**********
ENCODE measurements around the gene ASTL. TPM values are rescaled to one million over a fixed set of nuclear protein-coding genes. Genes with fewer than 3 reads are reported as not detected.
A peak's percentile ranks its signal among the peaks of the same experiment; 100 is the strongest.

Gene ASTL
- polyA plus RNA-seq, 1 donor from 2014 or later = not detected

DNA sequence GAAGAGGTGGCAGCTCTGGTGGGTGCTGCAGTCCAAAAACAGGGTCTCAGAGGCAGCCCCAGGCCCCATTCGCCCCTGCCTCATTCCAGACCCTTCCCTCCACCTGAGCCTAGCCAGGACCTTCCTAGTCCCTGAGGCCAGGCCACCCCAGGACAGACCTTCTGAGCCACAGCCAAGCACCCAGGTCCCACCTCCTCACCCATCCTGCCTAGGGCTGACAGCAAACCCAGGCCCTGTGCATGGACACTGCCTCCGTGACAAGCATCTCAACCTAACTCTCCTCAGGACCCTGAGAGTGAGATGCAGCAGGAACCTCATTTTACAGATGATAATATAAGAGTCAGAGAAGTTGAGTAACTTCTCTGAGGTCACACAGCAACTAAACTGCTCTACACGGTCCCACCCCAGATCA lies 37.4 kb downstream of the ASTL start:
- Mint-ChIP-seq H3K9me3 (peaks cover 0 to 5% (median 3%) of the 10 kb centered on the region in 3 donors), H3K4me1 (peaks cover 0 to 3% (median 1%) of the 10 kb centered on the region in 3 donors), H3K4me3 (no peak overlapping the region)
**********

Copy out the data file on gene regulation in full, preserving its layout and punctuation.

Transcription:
ENCODE measurements around the gene ASTL. TPM values are rescaled to one million over a fixed set of nuclear protein-coding genes. Genes with fewer than 3 reads are reported as not detected.
A peak's percentile ranks its signal among the peaks of the same experiment; 100 is the strongest.

Gene ASTL
- polyA plus RNA-seq, 1 donor from 2014 or later = not detected

DNA sequence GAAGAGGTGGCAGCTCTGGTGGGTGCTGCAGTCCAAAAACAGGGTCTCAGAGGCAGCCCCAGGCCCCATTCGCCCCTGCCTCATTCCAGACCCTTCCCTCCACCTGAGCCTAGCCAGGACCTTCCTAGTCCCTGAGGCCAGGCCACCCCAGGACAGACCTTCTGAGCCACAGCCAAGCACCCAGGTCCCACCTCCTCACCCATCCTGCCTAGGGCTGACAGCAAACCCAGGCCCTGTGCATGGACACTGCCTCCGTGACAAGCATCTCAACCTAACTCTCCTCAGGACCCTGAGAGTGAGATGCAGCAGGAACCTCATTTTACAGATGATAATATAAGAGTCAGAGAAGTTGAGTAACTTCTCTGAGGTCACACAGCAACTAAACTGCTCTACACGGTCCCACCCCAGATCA lies 37.4 kb downstream of the ASTL start:
- Mint-ChIP-seq H3K9me3 (peaks cover 0 to 5% (median 3%) of the 10 kb centered on the region in 3 donors), H3K4me1 (peaks cover 0 to 3% (median 1%) of the 10 kb centered on the region in 3 donors), H3K4me3 (no peak overlapping the region)